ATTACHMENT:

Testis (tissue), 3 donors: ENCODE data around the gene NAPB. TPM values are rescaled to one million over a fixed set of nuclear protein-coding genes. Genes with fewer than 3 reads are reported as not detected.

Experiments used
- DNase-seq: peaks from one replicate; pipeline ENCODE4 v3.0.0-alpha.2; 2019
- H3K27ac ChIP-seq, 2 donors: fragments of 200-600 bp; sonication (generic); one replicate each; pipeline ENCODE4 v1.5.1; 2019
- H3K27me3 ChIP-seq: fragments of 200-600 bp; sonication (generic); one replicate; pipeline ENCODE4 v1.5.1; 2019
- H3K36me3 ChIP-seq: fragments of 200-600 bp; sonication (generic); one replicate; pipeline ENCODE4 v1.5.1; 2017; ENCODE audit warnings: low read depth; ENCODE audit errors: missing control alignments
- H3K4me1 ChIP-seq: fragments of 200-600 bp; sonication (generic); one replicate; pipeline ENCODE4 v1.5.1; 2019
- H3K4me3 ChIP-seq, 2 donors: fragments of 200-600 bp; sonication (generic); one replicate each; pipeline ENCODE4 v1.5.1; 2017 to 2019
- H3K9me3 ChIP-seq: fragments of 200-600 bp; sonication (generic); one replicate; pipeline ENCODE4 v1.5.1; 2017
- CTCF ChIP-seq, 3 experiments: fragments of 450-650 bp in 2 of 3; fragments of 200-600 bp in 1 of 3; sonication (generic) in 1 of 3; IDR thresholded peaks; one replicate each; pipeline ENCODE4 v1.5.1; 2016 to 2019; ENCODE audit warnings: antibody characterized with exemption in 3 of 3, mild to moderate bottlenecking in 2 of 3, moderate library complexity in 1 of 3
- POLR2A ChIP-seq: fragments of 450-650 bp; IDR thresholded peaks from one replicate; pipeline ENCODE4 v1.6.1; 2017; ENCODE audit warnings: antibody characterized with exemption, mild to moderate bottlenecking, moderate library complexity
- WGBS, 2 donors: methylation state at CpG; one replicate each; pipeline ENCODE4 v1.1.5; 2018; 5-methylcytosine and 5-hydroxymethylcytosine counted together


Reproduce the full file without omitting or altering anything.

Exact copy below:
Testis (tissue), 3 donors: ENCODE data around the gene NAPB. TPM values are rescaled to one million over a fixed set of nuclear protein-coding genes. Genes with fewer than 3 reads are reported as not detected.

Experiments used
- DNase-seq: peaks from one replicate; pipeline ENCODE4 v3.0.0-alpha.2; 2019
- H3K27ac ChIP-seq, 2 donors: fragments of 200-600 bp; sonication (generic); one replicate each; pipeline ENCODE4 v1.5.1; 2019
- H3K27me3 ChIP-seq: fragments of 200-600 bp; sonication (generic); one replicate; pipeline ENCODE4 v1.5.1; 2019
- H3K36me3 ChIP-seq: fragments of 200-600 bp; sonication (generic); one replicate; pipeline ENCODE4 v1.5.1; 2017; ENCODE audit warnings: low read depth; ENCODE audit errors: missing control alignments
- H3K4me1 ChIP-seq: fragments of 200-600 bp; sonication (generic); one replicate; pipeline ENCODE4 v1.5.1; 2019
- H3K4me3 ChIP-seq, 2 donors: fragments of 200-600 bp; sonication (generic); one replicate each; pipeline ENCODE4 v1.5.1; 2017 to 2019
- H3K9me3 ChIP-seq: fragments of 200-600 bp; sonication (generic); one replicate; pipeline ENCODE4 v1.5.1; 2017
- CTCF ChIP-seq, 3 experiments: fragments of 450-650 bp in 2 of 3; fragments of 200-600 bp in 1 of 3; sonication (generic) in 1 of 3; IDR thresholded peaks; one replicate each; pipeline ENCODE4 v1.5.1; 2016 to 2019; ENCODE audit warnings: antibody characterized with exemption in 3 of 3, mild to moderate bottlenecking in 2 of 3, moderate library complexity in 1 of 3
- POLR2A ChIP-seq: fragments of 450-650 bp; IDR thresholded peaks from one replicate; pipeline ENCODE4 v1.6.1; 2017; ENCODE audit warnings: antibody characterized with exemption, mild to moderate bottlenecking, moderate library complexity
- WGBS, 2 donors: methylation state at CpG; one replicate each; pipeline ENCODE4 v1.1.5; 2018; 5-methylcytosine and 5-hydroxymethylcytosine counted together